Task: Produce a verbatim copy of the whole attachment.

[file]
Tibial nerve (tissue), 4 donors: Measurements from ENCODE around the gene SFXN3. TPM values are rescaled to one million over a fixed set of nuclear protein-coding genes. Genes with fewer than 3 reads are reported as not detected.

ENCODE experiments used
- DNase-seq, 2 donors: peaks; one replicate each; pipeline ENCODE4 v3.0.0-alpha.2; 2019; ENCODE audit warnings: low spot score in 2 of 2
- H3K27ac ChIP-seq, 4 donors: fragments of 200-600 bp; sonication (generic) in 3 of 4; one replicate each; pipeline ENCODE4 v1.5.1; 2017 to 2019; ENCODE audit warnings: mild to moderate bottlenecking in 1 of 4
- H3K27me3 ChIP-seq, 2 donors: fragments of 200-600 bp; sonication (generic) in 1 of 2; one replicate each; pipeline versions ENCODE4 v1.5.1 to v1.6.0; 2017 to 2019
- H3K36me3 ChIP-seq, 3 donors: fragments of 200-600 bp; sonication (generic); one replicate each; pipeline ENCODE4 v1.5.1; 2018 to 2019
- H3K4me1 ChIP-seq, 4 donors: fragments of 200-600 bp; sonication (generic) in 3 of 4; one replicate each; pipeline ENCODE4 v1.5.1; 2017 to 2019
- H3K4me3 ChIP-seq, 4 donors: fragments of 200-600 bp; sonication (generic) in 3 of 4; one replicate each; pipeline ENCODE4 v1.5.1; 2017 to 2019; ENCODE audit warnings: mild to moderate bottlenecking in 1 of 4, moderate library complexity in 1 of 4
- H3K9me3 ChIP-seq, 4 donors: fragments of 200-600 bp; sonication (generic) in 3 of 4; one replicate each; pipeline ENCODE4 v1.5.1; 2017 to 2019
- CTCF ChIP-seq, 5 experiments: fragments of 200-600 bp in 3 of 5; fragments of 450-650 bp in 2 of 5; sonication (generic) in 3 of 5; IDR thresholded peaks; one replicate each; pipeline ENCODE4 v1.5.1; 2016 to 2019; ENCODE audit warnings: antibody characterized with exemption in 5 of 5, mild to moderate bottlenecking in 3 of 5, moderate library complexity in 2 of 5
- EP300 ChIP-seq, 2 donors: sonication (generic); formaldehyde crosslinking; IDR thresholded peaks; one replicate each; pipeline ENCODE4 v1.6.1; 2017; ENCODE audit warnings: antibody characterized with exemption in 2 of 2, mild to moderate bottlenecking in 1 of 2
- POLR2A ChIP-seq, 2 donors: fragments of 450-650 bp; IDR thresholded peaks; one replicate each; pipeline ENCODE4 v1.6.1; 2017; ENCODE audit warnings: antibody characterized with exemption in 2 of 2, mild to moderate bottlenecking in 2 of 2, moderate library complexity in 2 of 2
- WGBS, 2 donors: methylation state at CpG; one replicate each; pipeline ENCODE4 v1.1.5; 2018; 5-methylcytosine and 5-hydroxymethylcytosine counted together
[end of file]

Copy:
Tibial nerve (tissue), 4 donors: Measurements from ENCODE around the gene SFXN3. TPM values are rescaled to one million over a fixed set of nuclear protein-coding genes. Genes with fewer than 3 reads are reported as not detected.

ENCODE experiments used
- DNase-seq, 2 donors: peaks; one replicate each; pipeline ENCODE4 v3.0.0-alpha.2; 2019; ENCODE audit warnings: low spot score in 2 of 2
- H3K27ac ChIP-seq, 4 donors: fragments of 200-600 bp; sonication (generic) in 3 of 4; one replicate each; pipeline ENCODE4 v1.5.1; 2017 to 2019; ENCODE audit warnings: mild to moderate bottlenecking in 1 of 4
- H3K27me3 ChIP-seq, 2 donors: fragments of 200-600 bp; sonication (generic) in 1 of 2; one replicate each; pipeline versions ENCODE4 v1.5.1 to v1.6.0; 2017 to 2019
- H3K36me3 ChIP-seq, 3 donors: fragments of 200-600 bp; sonication (generic); one replicate each; pipeline ENCODE4 v1.5.1; 2018 to 2019
- H3K4me1 ChIP-seq, 4 donors: fragments of 200-600 bp; sonication (generic) in 3 of 4; one replicate each; pipeline ENCODE4 v1.5.1; 2017 to 2019
- H3K4me3 ChIP-seq, 4 donors: fragments of 200-600 bp; sonication (generic) in 3 of 4; one replicate each; pipeline ENCODE4 v1.5.1; 2017 to 2019; ENCODE audit warnings: mild to moderate bottlenecking in 1 of 4, moderate library complexity in 1 of 4
- H3K9me3 ChIP-seq, 4 donors: fragments of 200-600 bp; sonication (generic) in 3 of 4; one replicate each; pipeline ENCODE4 v1.5.1; 2017 to 2019
- CTCF ChIP-seq, 5 experiments: fragments of 200-600 bp in 3 of 5; fragments of 450-650 bp in 2 of 5; sonication (generic) in 3 of 5; IDR thresholded peaks; one replicate each; pipeline ENCODE4 v1.5.1; 2016 to 2019; ENCODE audit warnings: antibody characterized with exemption in 5 of 5, mild to moderate bottlenecking in 3 of 5, moderate library complexity in 2 of 5
- EP300 ChIP-seq, 2 donors: sonication (generic); formaldehyde crosslinking; IDR thresholded peaks; one replicate each; pipeline ENCODE4 v1.6.1; 2017; ENCODE audit warnings: antibody characterized with exemption in 2 of 2, mild to moderate bottlenecking in 1 of 2
- POLR2A ChIP-seq, 2 donors: fragments of 450-650 bp; IDR thresholded peaks; one replicate each; pipeline ENCODE4 v1.6.1; 2017; ENCODE audit warnings: antibody characterized with exemption in 2 of 2, mild to moderate bottlenecking in 2 of 2, moderate library complexity in 2 of 2
- WGBS, 2 donors: methylation state at CpG; one replicate each; pipeline ENCODE4 v1.1.5; 2018; 5-methylcytosine and 5-hydroxymethylcytosine counted together